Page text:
Lammord History, Family Crest & Coats of Arms
Lammord is one of the names carried to England in the great wave of migration from Normandy following the Norman Conquest in 1066. It is based on the Old German personal name Lambert or Lanbert. These names are both composed of the elements land, which means land or territory and berht, which means bright or famous.
"Lambeth is a word of Anglo-Saxon origin, a corruption of lam-hithe, signifying the loam-hithe or muddy landing-place, and making one of the chief hithes or landing places on the banks of the Thames in Anglo-Saxon times." 
Jaenbert, Janbriht, Jambert, Genberht, Lambert or Lanbriht (d. 791), was Archbishop of Canterbury, consecrated abbot of St. Augustine's at Canterbury in 760, and was regarded with friendship by Eadbert, king of Kent. "When foiled in his attempt to secure the body of Archbishop Bregwin for burial in his monastery, he appealed against the claim of the monks of Christ Church. His resolute behaviour excited the admiration of his opponents; they knew that he was prudent and able, and they had, it is said, no fancy for defending their claim at Rome. Accordingly they elected him to the vacant archbishopric, and he appears to have been consecrated on Septuagesima Sunday, 2 Feb. 766, and to have received the pall from Pope Paul I, probably in the course of 767." 
"Lambert, Lanbert 'land-bright', a popular name from the 12th century, [was] probably introduced from Flanders where St Lambert of Maestricht was highly venerated." 
Early Origins of the Lammord family
The surname Lammord was first found in Surrey where they were descended from the ancient Count of Mons and Louvain, born 940 A.D. died 1004. His three sons were Baldwin, Ralph, and Hugh Lambert. Accompanying Duke William to England at the Battle of Hastings, a Norman chief, Haco Lambert acquired lands from Duke William and is recorded in the Domesday Book.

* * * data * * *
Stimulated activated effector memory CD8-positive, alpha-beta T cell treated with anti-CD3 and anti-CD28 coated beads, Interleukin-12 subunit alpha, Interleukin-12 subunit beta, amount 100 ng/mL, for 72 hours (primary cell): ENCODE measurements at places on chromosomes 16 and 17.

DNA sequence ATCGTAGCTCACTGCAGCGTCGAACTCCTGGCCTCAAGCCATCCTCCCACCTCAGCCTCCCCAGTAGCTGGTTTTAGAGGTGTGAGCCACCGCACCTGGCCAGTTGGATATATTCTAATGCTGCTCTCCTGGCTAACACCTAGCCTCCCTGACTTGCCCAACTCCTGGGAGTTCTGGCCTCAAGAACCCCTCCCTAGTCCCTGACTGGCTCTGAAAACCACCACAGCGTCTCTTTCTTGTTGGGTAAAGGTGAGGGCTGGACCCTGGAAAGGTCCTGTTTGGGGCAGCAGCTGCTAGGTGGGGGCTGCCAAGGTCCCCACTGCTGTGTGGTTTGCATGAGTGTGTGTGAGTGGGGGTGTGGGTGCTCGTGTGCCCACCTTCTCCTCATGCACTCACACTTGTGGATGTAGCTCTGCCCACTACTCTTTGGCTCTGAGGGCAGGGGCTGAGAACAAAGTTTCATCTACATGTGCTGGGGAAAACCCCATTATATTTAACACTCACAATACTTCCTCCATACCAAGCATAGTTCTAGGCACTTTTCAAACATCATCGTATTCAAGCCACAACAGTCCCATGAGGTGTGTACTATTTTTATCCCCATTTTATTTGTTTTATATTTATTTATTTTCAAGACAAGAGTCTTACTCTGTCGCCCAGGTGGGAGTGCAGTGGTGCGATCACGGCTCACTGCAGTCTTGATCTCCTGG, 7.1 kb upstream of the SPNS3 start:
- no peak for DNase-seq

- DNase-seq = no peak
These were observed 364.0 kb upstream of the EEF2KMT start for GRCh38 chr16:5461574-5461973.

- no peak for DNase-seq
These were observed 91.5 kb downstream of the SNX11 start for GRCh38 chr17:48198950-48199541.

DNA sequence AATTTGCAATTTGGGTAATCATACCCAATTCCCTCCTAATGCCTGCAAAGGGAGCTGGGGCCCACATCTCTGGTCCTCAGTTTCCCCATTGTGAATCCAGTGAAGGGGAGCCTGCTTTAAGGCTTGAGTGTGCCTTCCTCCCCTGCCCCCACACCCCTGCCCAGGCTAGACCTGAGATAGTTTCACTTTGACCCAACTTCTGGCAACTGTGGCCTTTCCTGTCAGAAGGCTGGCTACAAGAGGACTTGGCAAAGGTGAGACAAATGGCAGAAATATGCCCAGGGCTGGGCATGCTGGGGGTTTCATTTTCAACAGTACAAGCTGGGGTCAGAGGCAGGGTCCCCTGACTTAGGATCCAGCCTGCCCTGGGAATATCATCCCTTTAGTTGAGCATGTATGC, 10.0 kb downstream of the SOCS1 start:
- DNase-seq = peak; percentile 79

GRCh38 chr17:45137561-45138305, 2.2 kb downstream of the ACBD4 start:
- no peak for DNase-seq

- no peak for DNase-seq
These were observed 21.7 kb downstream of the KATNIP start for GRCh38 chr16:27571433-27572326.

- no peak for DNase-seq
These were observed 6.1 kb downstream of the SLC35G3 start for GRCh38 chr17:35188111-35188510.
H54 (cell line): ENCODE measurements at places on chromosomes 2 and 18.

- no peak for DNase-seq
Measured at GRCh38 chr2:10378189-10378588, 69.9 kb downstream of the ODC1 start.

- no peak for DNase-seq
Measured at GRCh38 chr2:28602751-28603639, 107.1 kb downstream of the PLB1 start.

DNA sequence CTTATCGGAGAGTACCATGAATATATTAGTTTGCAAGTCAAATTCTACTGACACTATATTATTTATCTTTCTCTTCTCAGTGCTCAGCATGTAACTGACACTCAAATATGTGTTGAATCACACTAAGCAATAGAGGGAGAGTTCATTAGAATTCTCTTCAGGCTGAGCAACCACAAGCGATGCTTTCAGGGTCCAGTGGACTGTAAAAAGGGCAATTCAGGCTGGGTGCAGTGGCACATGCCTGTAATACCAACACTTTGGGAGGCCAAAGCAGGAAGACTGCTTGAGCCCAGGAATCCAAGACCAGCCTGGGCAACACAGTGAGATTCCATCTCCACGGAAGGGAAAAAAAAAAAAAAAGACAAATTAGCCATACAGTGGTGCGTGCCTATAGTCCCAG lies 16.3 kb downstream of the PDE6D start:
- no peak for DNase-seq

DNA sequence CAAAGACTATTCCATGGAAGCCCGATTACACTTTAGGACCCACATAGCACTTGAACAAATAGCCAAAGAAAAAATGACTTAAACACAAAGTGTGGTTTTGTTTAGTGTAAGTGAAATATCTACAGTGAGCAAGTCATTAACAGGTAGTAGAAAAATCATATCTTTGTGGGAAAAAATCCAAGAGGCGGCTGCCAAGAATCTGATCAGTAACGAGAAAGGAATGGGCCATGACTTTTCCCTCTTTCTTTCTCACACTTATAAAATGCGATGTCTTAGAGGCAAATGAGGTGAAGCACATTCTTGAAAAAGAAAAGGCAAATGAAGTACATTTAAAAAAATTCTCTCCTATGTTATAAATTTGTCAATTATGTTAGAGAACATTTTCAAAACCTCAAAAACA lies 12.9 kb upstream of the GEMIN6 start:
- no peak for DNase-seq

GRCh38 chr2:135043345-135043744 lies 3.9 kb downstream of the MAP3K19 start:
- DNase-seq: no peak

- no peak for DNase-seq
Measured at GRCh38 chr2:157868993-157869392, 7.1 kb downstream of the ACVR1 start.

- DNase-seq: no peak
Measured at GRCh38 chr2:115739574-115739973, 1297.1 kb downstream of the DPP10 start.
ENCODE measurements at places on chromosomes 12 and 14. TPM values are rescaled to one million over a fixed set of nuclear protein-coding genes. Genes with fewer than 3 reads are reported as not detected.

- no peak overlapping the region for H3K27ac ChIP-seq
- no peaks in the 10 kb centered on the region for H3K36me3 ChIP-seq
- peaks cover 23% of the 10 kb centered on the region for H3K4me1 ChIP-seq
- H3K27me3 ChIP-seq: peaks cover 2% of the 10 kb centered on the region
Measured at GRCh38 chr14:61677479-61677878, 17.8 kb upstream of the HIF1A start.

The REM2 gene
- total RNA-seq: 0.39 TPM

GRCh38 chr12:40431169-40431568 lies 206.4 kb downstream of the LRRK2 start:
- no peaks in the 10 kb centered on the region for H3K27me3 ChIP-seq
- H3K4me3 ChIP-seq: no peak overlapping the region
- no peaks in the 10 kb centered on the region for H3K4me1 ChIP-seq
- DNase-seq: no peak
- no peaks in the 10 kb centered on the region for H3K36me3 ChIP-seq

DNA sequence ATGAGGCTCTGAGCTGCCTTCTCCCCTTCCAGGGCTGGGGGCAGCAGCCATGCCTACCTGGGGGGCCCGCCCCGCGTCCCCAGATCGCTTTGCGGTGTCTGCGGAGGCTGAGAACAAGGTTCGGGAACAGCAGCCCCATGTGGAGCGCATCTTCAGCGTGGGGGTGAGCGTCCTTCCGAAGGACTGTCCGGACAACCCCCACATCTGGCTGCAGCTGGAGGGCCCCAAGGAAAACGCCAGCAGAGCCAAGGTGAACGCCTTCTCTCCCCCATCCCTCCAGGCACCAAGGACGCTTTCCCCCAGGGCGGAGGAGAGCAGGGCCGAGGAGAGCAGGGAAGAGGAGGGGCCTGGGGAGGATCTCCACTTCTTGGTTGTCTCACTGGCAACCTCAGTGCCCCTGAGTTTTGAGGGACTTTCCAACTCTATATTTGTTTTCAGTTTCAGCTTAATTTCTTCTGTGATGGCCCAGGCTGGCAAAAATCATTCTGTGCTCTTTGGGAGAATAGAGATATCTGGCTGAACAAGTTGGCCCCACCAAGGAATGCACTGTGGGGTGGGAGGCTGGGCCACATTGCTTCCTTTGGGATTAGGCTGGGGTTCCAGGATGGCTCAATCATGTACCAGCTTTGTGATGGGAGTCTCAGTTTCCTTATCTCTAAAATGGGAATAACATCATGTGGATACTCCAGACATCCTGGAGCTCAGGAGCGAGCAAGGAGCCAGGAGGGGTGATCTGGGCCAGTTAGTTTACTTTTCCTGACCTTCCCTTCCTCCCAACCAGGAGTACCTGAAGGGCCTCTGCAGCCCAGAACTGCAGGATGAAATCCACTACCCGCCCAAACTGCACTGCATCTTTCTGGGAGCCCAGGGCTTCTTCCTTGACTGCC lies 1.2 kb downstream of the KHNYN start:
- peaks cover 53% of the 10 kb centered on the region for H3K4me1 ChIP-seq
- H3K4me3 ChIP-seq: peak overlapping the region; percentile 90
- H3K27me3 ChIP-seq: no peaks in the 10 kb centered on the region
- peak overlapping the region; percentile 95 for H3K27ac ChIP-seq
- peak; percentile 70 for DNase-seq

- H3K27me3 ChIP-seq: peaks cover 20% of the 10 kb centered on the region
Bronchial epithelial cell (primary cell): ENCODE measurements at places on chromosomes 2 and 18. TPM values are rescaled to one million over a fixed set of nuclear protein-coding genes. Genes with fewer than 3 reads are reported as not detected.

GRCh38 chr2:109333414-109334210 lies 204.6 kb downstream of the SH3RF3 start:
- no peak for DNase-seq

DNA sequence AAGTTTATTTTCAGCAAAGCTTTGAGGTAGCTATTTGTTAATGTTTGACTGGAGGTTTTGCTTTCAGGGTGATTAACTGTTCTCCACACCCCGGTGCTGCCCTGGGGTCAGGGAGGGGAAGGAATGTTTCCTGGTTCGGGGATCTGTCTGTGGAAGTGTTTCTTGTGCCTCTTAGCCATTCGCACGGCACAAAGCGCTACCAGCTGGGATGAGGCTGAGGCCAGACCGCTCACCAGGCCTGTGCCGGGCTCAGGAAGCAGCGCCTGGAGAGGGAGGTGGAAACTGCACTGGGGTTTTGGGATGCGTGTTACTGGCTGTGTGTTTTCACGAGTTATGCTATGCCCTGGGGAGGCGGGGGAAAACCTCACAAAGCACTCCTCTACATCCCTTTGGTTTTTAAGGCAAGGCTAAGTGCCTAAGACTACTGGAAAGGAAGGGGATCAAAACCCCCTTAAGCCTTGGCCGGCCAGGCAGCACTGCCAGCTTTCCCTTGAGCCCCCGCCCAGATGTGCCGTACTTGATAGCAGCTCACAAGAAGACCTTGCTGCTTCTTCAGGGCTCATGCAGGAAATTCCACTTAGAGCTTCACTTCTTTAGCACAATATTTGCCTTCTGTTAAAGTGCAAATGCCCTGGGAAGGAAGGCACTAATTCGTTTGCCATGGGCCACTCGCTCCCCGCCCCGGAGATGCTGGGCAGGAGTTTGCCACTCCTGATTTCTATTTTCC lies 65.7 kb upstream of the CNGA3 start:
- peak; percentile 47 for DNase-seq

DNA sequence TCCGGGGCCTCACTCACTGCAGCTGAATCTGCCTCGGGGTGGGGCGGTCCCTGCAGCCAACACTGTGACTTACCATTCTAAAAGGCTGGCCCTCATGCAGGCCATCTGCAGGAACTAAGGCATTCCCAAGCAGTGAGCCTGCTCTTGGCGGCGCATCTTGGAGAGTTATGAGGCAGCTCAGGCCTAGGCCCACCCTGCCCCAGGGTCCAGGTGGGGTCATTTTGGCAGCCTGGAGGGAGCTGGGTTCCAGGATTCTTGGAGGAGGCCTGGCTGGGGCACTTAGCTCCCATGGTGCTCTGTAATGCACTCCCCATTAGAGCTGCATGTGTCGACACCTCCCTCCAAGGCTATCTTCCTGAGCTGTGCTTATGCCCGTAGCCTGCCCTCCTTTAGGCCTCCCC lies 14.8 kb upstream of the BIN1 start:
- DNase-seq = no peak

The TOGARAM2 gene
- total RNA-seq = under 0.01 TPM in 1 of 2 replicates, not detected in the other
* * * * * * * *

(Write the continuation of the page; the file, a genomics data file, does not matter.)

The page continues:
Descended was Henry Fitz Lambert living in 1235 who was a benefactor of the church at Lincoln. Early records of the family were found the in the parish of Kirkby in Malham Dale in the West Riding of Yorkshire.
"The church is a large and handsome building, of the style that prevailed in the reign of Henry VII., and is the burial-place of the Lambert family, of whom General Lambert was distinguished, on the side of Cromwell, in the civil war." 
Early History of the Lammord family
This web page shows only a small excerpt of our Lammord research. Another 138 words (10 lines of text) covering the years 1150, 1153, 1532, 1536, 1601, 1619, 1684, 1660, 1615, 1659, 1600, 1660, 1628, 1691, 1647, 1649, 1649, 1702, 1742 and are included under the topic Early Lammord History in all our PDF Extended History products and printed products wherever possible.
Lammord Spelling Variations
Spelling variations in names were a common occurrence in the eras before English spelling was standardized a few hundred years ago. In the Middle Ages, even the literate regularly changed the spellings of their names as the English language incorporated elements of French, Latin, and other European languages. Many variations of the name Lammord have been found, including Lambert, Lambard, Lamberth and others.
Early Notables of the Lammord family (pre 1700)
Outstanding amongst the family at this time was John Lambarde, and English draper who served three times as Master of the Drapers' Company, an alderman and a sheriff of London; and his son, William Lambarde (1536-1601), an English antiquarian, writer on legal subjects, and politician; John Lambert (1619-1684), an English Parliamentary general and politician, imprisoned in the Tower of...
Migration of the Lammord family to Ireland
Some of the Lammord family moved to Ireland, but this topic is not covered in this excerpt.
Migration of the Lammord family
For many English families, the social climate in England was oppressive and lacked opportunity for change. For such families, the shores of Ireland, Australia, and the New World beckoned. They left their homeland at great expense in ships that were overcrowded and full of disease. Many arrived after the long voyage sick, starving, and without a penny. But even those were greeted with greater opportunity than they could have experienced back home. Numerous English settlers who arrived in the United States and Canada at this time went on to make important contributions to the developing cultures of those countries. Many of those families went on to make significant contributions to the rapidly developing colonies in which they settled. Early North American records indicate many people bearing the name Lammord were among those contributors: Anne Lambert, who settled in Virginia in 1653.